Colton Herta’s superlicence eligibility is the centre of what is left of Formula 1’s silly season for 2023 as Red Bull seeks to gain permission for him to race for AlphaTauri.
Herta has been lined up by Red Bull to replace Pierre Gasly at its second team, with Gasly to be released to join Alpine if Red Bull gets its way.
To race in F1, though, Herta needs a superlicence. To get that he needs 40 superlicence points to meet the FIA’s criteria of eligibility, and he’s currently short of that tally because the FIA system judges IndyCar harshly.
Finishing seventh, third and fifth in the US series is not considered good enough, and Herta only managed to finish 10th this season. So he is stuck on 32 points at the moment.
Red Bull has argued that the FIA should count his runner-up finish in the 2018 Indy Lights championship as well. But the Lights season fell short of the number of entries required to count for superlicence points, so is not currently considered eligible for inclusion on Herta’s points score.
Unless the FIA’s position on that changes, Herta will not qualify for a licence. And the FIA has made it clear it will not just make an exception.
Red Bull can boost Herta’s superlicence points tally by running him in Friday practice sessions before the end of the year, with one point available per event if he takes part in FP1, completes 100 kilometres and does not pick up any driving penalties.
There are only six grands prix before the end of the 2022 season though, which is not enough to give Herta the eight remaining points he needs.
Herta needs another way to boost his tally. And there may be a way for Red Bull to do that within the superlicence regulations.
Red Bull could enter Herta in a series that takes place during the F1 off-season, such as the Toyota Racing Series, or the Indian and Asian Formula Regional series. These are often referred to as ‘winter’ series because they run through the northern hemisphere’s winter – although TRS, for example, is held in the New Zealand summer.
The FR Asian series would seem the best bet as it is established and its place in the FIA system means it awards a surprisingly high number of superlicence points.
While the Toyota Racing Series only offers points to the top five (10-7-5-3-1), “F3 Regional Asian” awards 18 superlicence points to the winner, 14 to the runner-up, then a sliding scale of 12-10-6-4-3-2-1 to the rest of the top-nine finishers.
Ironically, the predecessor of this category – the F3 Asian Championship – has burned Red Bull in this same quest before.
Dan Ticktum entered it in 2019 to secure superlicence points only to suffer incidents and car problems that left him down the standings, before discovering the series was not eligible anyway.
But Formula Regional Asia had a packed grid earlier this year so should have no problem fulfilling the eligibility criteria again in 2023.
The next question is how realistic it would be for Herta to get the points he needs.
There is a four-year qualification period for superlicence points but Herta would be counting a 2023 championship, so presumably, his 2019 IndyCar season would no longer be eligible.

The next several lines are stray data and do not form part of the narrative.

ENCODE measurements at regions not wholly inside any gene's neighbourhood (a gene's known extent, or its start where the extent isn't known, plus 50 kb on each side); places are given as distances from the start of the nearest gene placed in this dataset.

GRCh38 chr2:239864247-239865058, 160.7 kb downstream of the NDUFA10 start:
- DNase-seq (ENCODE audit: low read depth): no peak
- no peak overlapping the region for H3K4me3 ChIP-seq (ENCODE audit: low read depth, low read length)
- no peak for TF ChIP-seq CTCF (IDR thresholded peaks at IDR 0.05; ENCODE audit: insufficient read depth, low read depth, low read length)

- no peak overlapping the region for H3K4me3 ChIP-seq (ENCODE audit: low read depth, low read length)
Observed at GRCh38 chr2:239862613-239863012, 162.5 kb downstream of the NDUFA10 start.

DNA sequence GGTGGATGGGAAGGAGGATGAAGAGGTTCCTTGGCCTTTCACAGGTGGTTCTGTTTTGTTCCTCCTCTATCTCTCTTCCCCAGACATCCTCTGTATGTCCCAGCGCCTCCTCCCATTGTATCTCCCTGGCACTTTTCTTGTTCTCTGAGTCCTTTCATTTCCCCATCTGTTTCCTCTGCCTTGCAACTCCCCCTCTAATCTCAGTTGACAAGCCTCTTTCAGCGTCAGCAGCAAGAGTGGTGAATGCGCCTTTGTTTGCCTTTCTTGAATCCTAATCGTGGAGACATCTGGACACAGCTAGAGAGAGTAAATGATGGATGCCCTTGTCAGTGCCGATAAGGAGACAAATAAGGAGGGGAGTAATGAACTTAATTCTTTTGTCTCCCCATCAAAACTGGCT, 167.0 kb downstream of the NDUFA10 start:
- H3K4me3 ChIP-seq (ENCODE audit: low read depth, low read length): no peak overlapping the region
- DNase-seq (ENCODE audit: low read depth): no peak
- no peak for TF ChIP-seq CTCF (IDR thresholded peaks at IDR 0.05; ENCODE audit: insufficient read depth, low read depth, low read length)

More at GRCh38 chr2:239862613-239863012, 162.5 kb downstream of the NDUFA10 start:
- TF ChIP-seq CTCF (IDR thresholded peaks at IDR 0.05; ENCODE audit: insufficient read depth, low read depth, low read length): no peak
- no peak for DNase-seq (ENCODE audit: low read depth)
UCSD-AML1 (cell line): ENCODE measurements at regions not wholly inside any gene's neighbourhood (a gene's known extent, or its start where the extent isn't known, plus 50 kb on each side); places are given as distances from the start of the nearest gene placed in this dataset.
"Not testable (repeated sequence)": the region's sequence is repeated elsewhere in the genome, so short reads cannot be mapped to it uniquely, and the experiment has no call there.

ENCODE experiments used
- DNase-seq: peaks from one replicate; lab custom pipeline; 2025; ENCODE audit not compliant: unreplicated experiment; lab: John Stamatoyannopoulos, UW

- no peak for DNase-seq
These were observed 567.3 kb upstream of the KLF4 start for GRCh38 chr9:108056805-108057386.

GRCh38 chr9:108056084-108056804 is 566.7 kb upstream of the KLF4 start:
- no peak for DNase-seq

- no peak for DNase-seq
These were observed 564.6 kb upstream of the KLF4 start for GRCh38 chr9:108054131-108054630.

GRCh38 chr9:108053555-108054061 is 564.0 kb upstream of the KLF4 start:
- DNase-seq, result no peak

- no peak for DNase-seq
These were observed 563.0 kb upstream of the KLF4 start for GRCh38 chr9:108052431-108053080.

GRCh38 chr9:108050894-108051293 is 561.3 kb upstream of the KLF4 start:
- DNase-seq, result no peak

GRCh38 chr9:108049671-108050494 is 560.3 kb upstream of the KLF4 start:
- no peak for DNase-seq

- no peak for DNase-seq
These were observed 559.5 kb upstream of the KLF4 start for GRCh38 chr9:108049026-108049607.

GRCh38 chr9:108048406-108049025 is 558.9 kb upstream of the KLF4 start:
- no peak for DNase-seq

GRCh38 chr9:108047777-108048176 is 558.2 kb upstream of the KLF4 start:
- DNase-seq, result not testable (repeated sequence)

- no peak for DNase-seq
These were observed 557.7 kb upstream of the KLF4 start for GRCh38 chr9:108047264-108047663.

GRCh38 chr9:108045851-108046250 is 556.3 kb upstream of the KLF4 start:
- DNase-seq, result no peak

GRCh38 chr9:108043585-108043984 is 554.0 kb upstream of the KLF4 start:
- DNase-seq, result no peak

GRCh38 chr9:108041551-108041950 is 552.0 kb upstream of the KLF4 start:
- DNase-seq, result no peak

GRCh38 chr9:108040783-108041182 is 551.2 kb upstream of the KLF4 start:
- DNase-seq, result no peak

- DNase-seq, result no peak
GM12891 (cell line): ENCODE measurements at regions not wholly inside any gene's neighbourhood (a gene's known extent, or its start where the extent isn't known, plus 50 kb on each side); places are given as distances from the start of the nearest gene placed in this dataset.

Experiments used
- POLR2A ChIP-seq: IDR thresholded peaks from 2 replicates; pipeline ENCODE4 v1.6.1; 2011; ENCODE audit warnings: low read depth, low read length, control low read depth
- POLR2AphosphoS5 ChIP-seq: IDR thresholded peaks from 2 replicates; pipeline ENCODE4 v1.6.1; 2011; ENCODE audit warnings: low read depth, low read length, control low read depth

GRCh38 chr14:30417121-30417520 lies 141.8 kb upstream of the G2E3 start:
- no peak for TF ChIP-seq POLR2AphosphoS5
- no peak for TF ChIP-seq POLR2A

That would mean counting his 2020 and 2021 IndyCar results, for a total of 28 points.
So, Herta may need to finish in the top three of the Formula Regional series to qualify – although some bonus points from FP1 outings over the rest of the F1 season could make it so that finishing fourth or even fifth is enough.
Of course, there is no guarantee Herta would achieve this. But with respect to those competing, the last edition of the Asian series was mainly filled with less experienced drivers below F3 level.
So, Herta should have no problem finishing high in the championship, especially as Red Bull could presumably put him with a top team like Prema.
The downside to this plan is that there is still a chance he would not get the result he needs, and Red Bull may only know for sure by mid-February – on the eve of the new F1 season.
So, even if Red Bull went down this route it may want to hold on to Gasly until it is 100% sure the Herta plan will not fall through at the last minute.
India’s new Formula Regional series could be the answer to this, given the inaugural season is slated to be held in November and December.
That could provide the necessary answer much sooner, assuming it is eligible for superlicence points – it should offer as many as the Asian series but is capped at 15 entries and it is unclear whether it would get the minimum 10 starters per race to count.
At the moment it is unclear if Red Bull is even considering such a move. Herta’s father Bryan seemed uncertain when asked about it at last weekend’s IndyCar season finale.
“I don’t really know what the options would be,” Bryan Herta said, speaking to NBC Sports.
“I don’t know with his license if he can race in F3 or F4. It’s really not up to him or up to us, it would be up to people over there to decide what to do.”
There would seem no licence hurdle to overcome here, though. The main Formula Regional European Championship does block drivers from a certain level – F2 drivers cannot enter, for example, and neither can drivers who have finished in the top seven of a series with a certain power output (as Herta has in IndyCar).
But Zhou Guanyu, the current Alfa Romeo F1 driver, raced in FR Asia in its previous guise as Asian F3 and the suggestion is that while teams are encouraged to prioritise younger drivers, there is no intended restriction on drivers from higher categories.
In fact, Formula Regional India is explicitly eyeing international drivers because the organiser does not believe there are enough domestic drivers at the required level.
So, it comes down to what Red Bull wants to do. It has not given an indication either way.
But if Red Bull is determined to get Herta a superlicence, there appears to be a way to do it that doesn’t require any ruling from the FIA. He just needs to be successful…